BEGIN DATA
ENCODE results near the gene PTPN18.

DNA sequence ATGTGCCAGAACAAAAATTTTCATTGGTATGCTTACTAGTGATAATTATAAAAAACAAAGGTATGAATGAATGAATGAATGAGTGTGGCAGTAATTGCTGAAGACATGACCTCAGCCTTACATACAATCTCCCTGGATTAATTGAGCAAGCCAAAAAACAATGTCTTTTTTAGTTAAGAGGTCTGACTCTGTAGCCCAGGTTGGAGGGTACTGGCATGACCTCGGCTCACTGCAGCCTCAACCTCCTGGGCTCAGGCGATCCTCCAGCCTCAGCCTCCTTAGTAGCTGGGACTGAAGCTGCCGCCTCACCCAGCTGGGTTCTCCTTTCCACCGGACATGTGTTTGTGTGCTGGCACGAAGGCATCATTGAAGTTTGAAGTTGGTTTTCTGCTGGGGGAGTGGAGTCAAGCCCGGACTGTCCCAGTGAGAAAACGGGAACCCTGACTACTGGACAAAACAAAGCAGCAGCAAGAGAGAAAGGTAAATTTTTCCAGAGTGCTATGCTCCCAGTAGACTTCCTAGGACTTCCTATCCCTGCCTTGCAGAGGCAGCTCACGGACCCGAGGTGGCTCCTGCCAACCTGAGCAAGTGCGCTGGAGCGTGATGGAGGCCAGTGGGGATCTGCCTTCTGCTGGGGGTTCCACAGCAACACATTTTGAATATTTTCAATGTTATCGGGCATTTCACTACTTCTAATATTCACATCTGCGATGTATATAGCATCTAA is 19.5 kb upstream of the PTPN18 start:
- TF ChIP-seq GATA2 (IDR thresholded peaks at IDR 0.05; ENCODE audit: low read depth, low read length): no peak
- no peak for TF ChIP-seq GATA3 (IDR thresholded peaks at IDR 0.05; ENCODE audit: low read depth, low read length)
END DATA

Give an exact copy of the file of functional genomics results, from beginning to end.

ENCODE results near the gene PTPN18.

DNA sequence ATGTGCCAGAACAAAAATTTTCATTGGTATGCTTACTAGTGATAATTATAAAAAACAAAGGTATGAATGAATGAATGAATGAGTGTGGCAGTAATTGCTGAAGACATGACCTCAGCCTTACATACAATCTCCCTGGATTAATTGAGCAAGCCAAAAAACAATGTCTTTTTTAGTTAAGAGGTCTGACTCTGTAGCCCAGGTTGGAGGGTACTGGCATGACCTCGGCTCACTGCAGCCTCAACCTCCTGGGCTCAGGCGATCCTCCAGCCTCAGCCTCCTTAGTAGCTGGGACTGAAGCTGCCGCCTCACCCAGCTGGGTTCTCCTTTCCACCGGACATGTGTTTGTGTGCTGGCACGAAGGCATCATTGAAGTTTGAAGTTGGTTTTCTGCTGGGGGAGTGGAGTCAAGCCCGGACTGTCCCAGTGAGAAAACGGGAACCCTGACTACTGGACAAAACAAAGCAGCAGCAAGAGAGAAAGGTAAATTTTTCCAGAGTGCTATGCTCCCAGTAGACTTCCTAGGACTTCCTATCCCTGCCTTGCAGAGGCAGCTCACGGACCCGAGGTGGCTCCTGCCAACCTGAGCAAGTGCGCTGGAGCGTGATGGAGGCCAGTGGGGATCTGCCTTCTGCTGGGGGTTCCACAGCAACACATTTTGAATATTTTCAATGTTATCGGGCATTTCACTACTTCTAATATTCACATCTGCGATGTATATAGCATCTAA is 19.5 kb upstream of the PTPN18 start:
- TF ChIP-seq GATA2 (IDR thresholded peaks at IDR 0.05; ENCODE audit: low read depth, low read length): no peak
- no peak for TF ChIP-seq GATA3 (IDR thresholded peaks at IDR 0.05; ENCODE audit: low read depth, low read length)